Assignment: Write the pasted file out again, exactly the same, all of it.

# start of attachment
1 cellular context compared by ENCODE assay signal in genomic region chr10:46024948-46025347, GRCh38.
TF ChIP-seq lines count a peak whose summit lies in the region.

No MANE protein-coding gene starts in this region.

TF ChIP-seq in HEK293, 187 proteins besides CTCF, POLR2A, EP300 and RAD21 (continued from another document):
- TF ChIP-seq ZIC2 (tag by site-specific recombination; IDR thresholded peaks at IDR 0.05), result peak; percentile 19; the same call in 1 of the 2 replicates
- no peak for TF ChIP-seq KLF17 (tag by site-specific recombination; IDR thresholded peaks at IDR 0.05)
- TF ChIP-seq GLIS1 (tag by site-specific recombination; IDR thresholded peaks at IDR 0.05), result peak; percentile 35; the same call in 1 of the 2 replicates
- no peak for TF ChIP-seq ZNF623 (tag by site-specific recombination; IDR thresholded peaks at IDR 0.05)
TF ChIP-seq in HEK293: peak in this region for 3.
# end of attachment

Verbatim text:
1 cellular context compared by ENCODE assay signal in genomic region chr10:46024948-46025347, GRCh38.
TF ChIP-seq lines count a peak whose summit lies in the region.

No MANE protein-coding gene starts in this region.

TF ChIP-seq in HEK293, 187 proteins besides CTCF, POLR2A, EP300 and RAD21 (continued from another document):
- TF ChIP-seq ZIC2 (tag by site-specific recombination; IDR thresholded peaks at IDR 0.05), result peak; percentile 19; the same call in 1 of the 2 replicates
- no peak for TF ChIP-seq KLF17 (tag by site-specific recombination; IDR thresholded peaks at IDR 0.05)
- TF ChIP-seq GLIS1 (tag by site-specific recombination; IDR thresholded peaks at IDR 0.05), result peak; percentile 35; the same call in 1 of the 2 replicates
- no peak for TF ChIP-seq ZNF623 (tag by site-specific recombination; IDR thresholded peaks at IDR 0.05)
TF ChIP-seq in HEK293: peak in this region for 3.